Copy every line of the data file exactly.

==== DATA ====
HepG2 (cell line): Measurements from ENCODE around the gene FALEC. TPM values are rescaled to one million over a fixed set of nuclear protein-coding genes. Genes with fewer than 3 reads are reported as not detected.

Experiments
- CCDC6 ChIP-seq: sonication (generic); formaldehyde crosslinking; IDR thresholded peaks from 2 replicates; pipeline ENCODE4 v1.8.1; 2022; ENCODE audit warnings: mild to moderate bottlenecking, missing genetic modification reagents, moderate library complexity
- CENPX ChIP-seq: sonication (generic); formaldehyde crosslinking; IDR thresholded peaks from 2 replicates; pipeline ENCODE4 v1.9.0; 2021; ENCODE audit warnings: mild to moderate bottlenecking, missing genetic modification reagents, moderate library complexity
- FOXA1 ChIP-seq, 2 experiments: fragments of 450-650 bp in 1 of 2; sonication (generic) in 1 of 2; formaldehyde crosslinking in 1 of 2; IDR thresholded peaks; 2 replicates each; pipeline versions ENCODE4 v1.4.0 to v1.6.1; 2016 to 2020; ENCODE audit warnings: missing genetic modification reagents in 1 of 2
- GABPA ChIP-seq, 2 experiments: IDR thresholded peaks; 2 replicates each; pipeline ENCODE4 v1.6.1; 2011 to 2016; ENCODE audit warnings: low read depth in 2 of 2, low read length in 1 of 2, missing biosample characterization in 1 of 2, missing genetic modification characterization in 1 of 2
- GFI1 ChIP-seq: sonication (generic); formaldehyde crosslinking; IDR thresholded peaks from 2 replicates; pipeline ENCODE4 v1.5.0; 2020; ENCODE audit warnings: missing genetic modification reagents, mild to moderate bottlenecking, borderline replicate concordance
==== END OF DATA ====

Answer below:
HepG2 (cell line): Measurements from ENCODE around the gene FALEC. TPM values are rescaled to one million over a fixed set of nuclear protein-coding genes. Genes with fewer than 3 reads are reported as not detected.

Experiments
- CCDC6 ChIP-seq: sonication (generic); formaldehyde crosslinking; IDR thresholded peaks from 2 replicates; pipeline ENCODE4 v1.8.1; 2022; ENCODE audit warnings: mild to moderate bottlenecking, missing genetic modification reagents, moderate library complexity
- CENPX ChIP-seq: sonication (generic); formaldehyde crosslinking; IDR thresholded peaks from 2 replicates; pipeline ENCODE4 v1.9.0; 2021; ENCODE audit warnings: mild to moderate bottlenecking, missing genetic modification reagents, moderate library complexity
- FOXA1 ChIP-seq, 2 experiments: fragments of 450-650 bp in 1 of 2; sonication (generic) in 1 of 2; formaldehyde crosslinking in 1 of 2; IDR thresholded peaks; 2 replicates each; pipeline versions ENCODE4 v1.4.0 to v1.6.1; 2016 to 2020; ENCODE audit warnings: missing genetic modification reagents in 1 of 2
- GABPA ChIP-seq, 2 experiments: IDR thresholded peaks; 2 replicates each; pipeline ENCODE4 v1.6.1; 2011 to 2016; ENCODE audit warnings: low read depth in 2 of 2, low read length in 1 of 2, missing biosample characterization in 1 of 2, missing genetic modification characterization in 1 of 2
- GFI1 ChIP-seq: sonication (generic); formaldehyde crosslinking; IDR thresholded peaks from 2 replicates; pipeline ENCODE4 v1.5.0; 2020; ENCODE audit warnings: missing genetic modification reagents, mild to moderate bottlenecking, borderline replicate concordance